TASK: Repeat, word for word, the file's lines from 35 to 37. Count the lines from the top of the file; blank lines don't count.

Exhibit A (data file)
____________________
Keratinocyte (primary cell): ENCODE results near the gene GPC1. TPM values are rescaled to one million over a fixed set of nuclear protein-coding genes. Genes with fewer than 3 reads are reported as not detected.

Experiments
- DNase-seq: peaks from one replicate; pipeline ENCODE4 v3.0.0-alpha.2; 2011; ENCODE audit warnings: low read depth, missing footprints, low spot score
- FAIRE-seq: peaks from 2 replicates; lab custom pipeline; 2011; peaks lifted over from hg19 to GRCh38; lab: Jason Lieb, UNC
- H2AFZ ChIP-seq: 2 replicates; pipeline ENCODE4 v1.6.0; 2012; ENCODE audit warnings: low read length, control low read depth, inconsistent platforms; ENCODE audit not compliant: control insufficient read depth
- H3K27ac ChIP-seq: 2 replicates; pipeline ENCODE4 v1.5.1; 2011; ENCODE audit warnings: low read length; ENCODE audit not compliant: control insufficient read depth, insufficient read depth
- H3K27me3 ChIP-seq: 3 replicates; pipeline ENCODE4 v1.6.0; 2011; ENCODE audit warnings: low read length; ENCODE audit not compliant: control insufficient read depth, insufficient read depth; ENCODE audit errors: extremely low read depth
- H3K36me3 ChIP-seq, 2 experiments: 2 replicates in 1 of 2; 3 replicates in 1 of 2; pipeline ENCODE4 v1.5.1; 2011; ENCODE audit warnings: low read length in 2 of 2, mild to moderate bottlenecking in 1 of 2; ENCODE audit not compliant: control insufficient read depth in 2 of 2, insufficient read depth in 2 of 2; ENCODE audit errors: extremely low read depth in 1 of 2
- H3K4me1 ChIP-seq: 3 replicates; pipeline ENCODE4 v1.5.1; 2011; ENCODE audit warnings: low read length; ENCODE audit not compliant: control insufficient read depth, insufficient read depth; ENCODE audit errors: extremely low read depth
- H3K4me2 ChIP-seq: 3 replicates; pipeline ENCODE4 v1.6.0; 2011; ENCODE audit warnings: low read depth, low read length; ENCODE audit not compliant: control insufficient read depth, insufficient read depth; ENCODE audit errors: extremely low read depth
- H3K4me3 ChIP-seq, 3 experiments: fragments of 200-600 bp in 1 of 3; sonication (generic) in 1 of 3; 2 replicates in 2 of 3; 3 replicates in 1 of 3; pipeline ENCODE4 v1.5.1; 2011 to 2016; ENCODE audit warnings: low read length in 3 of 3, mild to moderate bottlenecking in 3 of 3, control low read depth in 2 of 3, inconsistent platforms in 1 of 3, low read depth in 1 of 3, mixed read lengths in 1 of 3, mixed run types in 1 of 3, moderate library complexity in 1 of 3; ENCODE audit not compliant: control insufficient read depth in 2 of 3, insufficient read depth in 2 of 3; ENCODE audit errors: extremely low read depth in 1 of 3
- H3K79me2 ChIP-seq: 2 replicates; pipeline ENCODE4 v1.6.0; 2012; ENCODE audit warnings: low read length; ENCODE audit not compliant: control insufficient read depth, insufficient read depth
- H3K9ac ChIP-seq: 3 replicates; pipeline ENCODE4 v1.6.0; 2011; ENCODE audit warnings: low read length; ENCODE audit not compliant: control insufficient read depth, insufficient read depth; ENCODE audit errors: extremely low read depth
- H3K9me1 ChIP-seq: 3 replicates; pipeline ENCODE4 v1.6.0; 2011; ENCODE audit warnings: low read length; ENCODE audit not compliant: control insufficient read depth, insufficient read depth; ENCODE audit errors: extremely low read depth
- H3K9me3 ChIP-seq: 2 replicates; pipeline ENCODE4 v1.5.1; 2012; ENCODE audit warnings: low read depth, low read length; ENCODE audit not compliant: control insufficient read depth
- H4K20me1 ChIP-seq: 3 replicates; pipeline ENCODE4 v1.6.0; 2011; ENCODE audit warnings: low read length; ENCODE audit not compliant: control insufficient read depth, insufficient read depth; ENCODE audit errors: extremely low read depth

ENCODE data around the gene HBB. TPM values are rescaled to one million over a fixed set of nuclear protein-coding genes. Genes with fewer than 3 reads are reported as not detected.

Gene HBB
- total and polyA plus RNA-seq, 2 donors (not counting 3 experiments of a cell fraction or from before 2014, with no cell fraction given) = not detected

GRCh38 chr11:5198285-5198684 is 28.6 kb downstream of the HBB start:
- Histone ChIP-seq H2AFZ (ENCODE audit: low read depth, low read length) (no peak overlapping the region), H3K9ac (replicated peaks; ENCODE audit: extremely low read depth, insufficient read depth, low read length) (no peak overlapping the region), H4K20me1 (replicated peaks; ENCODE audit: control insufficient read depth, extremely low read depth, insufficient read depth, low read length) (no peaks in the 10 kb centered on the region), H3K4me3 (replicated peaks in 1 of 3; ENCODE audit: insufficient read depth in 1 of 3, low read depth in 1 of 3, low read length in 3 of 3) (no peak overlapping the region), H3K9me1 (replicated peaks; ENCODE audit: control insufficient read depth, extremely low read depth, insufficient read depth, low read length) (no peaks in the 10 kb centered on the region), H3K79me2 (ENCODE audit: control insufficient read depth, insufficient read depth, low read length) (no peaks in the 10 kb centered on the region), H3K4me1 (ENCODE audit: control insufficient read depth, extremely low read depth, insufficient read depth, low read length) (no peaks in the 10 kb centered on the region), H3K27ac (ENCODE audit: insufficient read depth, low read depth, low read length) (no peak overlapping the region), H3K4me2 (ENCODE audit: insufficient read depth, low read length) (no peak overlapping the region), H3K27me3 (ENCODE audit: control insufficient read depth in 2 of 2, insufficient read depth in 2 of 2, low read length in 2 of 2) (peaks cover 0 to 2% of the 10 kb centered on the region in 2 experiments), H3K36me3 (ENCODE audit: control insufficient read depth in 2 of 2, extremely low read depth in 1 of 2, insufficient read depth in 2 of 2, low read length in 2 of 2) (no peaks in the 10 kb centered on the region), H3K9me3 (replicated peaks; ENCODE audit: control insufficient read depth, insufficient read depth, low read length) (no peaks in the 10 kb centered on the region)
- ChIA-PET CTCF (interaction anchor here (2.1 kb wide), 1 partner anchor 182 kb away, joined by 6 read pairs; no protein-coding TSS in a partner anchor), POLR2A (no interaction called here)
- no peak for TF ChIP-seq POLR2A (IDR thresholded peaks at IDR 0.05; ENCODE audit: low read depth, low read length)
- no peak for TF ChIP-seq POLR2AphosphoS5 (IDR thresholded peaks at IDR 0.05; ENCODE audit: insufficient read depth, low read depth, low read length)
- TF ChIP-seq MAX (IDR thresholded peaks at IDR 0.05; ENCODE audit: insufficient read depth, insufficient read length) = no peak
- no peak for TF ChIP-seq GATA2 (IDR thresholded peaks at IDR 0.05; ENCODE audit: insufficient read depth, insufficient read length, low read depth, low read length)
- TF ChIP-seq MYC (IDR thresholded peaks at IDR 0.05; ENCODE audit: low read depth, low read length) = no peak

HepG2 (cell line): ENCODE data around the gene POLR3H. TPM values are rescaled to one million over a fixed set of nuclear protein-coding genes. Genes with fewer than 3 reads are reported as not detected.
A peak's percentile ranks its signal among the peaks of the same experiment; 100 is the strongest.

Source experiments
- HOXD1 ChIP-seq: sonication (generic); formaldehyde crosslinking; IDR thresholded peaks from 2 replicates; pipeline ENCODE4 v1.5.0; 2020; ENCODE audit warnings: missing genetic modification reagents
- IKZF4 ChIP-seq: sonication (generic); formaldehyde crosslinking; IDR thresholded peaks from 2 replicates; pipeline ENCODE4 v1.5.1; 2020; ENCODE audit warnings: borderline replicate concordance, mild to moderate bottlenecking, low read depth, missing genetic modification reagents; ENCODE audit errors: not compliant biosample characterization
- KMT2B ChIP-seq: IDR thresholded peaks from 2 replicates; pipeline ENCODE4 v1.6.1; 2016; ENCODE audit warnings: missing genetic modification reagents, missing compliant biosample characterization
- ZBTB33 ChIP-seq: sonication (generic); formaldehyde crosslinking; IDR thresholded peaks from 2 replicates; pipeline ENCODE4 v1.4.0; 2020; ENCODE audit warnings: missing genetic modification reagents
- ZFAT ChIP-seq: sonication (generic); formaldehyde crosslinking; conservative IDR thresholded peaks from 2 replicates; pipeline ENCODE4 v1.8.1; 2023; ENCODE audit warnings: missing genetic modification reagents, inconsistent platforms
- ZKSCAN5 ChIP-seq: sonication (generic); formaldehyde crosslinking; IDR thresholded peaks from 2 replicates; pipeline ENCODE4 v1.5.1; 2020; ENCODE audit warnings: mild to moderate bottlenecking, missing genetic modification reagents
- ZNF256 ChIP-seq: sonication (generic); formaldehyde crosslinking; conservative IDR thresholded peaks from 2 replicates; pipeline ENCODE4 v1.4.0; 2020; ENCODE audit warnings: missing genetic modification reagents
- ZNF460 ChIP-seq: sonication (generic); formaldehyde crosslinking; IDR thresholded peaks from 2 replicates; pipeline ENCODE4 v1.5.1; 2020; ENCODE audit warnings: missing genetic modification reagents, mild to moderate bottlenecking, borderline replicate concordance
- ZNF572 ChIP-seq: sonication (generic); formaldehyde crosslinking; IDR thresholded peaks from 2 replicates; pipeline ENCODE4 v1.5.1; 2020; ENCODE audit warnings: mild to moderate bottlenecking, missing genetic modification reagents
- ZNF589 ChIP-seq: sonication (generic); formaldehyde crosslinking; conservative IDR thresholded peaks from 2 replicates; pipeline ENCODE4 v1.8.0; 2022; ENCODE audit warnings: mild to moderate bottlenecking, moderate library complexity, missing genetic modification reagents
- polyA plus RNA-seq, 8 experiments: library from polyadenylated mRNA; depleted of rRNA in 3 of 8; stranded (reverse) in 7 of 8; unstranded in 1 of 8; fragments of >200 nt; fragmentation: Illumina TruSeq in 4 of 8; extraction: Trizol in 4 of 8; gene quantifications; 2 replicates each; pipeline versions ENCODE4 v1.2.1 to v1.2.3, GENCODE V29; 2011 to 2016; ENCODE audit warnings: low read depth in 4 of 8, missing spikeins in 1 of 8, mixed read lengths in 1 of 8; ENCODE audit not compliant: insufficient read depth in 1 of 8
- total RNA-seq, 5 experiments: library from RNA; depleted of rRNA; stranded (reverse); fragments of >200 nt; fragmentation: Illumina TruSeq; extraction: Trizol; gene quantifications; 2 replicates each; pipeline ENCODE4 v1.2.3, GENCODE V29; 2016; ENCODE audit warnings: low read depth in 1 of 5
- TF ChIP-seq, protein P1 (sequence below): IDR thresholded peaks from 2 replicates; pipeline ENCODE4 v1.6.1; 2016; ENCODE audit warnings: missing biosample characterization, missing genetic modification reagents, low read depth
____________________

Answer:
- ZFAT ChIP-seq: sonication (generic); formaldehyde crosslinking; conservative IDR thresholded peaks from 2 replicates; pipeline ENCODE4 v1.8.1; 2023; ENCODE audit warnings: missing genetic modification reagents, inconsistent platforms
- ZKSCAN5 ChIP-seq: sonication (generic); formaldehyde crosslinking; IDR thresholded peaks from 2 replicates; pipeline ENCODE4 v1.5.1; 2020; ENCODE audit warnings: mild to moderate bottlenecking, missing genetic modification reagents
- ZNF256 ChIP-seq: sonication (generic); formaldehyde crosslinking; conservative IDR thresholded peaks from 2 replicates; pipeline ENCODE4 v1.4.0; 2020; ENCODE audit warnings: missing genetic modification reagents